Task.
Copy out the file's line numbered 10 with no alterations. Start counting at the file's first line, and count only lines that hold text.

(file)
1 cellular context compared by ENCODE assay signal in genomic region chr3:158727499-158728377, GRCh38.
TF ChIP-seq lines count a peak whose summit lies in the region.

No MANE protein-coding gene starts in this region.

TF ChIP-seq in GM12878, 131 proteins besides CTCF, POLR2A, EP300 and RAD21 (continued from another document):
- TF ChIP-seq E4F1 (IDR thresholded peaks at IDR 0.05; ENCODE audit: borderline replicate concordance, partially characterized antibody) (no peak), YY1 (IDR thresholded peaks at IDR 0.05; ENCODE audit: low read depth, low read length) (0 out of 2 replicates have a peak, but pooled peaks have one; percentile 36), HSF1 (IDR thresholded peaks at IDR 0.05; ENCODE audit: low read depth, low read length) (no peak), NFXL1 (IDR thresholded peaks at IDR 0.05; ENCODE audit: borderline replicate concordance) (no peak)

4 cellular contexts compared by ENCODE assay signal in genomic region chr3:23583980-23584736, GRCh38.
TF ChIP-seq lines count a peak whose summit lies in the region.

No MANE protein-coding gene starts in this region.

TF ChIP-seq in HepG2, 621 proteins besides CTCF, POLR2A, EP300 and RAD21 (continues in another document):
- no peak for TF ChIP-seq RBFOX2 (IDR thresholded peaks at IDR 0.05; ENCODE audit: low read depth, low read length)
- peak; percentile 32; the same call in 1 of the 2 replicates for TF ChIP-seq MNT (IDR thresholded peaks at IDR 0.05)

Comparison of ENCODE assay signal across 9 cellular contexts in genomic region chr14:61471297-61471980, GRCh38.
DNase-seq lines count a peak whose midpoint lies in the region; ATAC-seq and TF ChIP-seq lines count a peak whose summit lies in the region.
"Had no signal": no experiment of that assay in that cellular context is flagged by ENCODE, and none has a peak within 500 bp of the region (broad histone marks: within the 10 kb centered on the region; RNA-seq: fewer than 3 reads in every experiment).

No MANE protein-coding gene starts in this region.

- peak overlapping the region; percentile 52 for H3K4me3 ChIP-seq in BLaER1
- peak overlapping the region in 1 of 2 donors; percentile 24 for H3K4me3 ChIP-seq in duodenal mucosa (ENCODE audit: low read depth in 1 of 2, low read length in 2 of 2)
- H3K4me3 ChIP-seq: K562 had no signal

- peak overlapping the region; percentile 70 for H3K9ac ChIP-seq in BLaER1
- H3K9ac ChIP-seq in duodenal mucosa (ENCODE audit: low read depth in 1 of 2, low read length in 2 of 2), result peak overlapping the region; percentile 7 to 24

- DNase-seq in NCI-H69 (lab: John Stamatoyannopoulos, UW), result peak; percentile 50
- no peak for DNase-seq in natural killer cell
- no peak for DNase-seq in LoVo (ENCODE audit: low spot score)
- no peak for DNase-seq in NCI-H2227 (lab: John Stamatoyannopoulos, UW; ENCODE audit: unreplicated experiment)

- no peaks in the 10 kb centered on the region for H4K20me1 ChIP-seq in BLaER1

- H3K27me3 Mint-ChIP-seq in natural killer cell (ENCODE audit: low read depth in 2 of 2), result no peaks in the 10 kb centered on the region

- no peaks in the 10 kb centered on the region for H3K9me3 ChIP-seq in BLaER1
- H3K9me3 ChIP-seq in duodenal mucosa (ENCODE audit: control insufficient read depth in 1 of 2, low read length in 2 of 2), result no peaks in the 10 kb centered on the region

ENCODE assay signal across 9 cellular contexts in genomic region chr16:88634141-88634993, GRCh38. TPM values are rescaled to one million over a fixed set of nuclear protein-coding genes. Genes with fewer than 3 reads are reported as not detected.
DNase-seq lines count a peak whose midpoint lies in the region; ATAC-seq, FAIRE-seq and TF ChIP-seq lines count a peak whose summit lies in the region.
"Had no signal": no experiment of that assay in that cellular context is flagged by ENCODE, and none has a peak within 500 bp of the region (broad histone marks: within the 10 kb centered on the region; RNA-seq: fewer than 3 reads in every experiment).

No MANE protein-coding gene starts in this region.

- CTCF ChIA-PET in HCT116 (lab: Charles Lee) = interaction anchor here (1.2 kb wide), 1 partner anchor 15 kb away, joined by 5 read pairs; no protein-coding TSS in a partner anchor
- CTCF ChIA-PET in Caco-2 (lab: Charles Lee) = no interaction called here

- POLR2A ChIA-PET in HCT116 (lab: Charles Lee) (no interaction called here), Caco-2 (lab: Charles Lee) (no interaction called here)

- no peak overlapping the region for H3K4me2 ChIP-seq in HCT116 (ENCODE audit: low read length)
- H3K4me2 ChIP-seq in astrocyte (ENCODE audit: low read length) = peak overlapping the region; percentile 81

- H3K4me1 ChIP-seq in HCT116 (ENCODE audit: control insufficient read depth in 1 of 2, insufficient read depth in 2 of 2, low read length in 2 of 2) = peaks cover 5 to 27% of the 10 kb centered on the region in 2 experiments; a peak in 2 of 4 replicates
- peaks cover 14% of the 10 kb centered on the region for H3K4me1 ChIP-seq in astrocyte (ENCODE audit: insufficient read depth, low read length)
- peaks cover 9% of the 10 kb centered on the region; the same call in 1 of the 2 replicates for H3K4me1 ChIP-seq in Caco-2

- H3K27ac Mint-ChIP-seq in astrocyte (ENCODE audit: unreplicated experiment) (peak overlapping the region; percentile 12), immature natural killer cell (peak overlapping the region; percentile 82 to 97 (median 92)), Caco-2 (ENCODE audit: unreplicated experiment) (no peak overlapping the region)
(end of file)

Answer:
- no peak for TF ChIP-seq RBFOX2 (IDR thresholded peaks at IDR 0.05; ENCODE audit: low read depth, low read length)